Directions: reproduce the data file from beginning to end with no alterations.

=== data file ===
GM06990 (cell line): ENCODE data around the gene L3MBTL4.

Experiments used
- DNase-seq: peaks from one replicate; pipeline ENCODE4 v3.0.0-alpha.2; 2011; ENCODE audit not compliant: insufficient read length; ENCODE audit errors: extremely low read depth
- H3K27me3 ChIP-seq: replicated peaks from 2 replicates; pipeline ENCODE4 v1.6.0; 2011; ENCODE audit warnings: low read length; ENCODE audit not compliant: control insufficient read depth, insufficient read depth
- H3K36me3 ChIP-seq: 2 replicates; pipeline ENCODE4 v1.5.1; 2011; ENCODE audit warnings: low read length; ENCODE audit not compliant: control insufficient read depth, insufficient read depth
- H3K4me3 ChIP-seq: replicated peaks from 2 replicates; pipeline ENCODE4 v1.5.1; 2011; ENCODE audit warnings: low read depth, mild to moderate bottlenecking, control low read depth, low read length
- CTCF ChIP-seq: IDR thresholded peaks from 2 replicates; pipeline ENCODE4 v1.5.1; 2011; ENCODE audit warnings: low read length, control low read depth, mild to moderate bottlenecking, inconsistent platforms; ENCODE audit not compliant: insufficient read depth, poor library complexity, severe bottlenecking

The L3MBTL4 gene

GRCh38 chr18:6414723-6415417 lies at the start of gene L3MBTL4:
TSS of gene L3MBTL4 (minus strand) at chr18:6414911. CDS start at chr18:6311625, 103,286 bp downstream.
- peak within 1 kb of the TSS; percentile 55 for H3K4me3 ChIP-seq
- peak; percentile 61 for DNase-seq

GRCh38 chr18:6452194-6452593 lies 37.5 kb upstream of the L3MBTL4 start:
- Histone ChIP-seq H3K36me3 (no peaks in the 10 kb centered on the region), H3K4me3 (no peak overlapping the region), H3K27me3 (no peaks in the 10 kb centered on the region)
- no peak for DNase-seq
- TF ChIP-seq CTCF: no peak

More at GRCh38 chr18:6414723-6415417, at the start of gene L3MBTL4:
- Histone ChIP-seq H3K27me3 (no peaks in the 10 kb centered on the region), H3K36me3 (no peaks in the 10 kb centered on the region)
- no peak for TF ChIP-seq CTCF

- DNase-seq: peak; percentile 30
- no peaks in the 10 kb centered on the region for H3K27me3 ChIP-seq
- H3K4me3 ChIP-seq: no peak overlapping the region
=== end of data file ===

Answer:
GM06990 (cell line): ENCODE data around the gene L3MBTL4.

Experiments used
- DNase-seq: peaks from one replicate; pipeline ENCODE4 v3.0.0-alpha.2; 2011; ENCODE audit not compliant: insufficient read length; ENCODE audit errors: extremely low read depth
- H3K27me3 ChIP-seq: replicated peaks from 2 replicates; pipeline ENCODE4 v1.6.0; 2011; ENCODE audit warnings: low read length; ENCODE audit not compliant: control insufficient read depth, insufficient read depth
- H3K36me3 ChIP-seq: 2 replicates; pipeline ENCODE4 v1.5.1; 2011; ENCODE audit warnings: low read length; ENCODE audit not compliant: control insufficient read depth, insufficient read depth
- H3K4me3 ChIP-seq: replicated peaks from 2 replicates; pipeline ENCODE4 v1.5.1; 2011; ENCODE audit warnings: low read depth, mild to moderate bottlenecking, control low read depth, low read length
- CTCF ChIP-seq: IDR thresholded peaks from 2 replicates; pipeline ENCODE4 v1.5.1; 2011; ENCODE audit warnings: low read length, control low read depth, mild to moderate bottlenecking, inconsistent platforms; ENCODE audit not compliant: insufficient read depth, poor library complexity, severe bottlenecking

The L3MBTL4 gene

GRCh38 chr18:6414723-6415417 lies at the start of gene L3MBTL4:
TSS of gene L3MBTL4 (minus strand) at chr18:6414911. CDS start at chr18:6311625, 103,286 bp downstream.
- peak within 1 kb of the TSS; percentile 55 for H3K4me3 ChIP-seq
- peak; percentile 61 for DNase-seq

GRCh38 chr18:6452194-6452593 lies 37.5 kb upstream of the L3MBTL4 start:
- Histone ChIP-seq H3K36me3 (no peaks in the 10 kb centered on the region), H3K4me3 (no peak overlapping the region), H3K27me3 (no peaks in the 10 kb centered on the region)
- no peak for DNase-seq
- TF ChIP-seq CTCF: no peak

More at GRCh38 chr18:6414723-6415417, at the start of gene L3MBTL4:
- Histone ChIP-seq H3K27me3 (no peaks in the 10 kb centered on the region), H3K36me3 (no peaks in the 10 kb centered on the region)
- no peak for TF ChIP-seq CTCF

- DNase-seq: peak; percentile 30
- no peaks in the 10 kb centered on the region for H3K27me3 ChIP-seq
- H3K4me3 ChIP-seq: no peak overlapping the region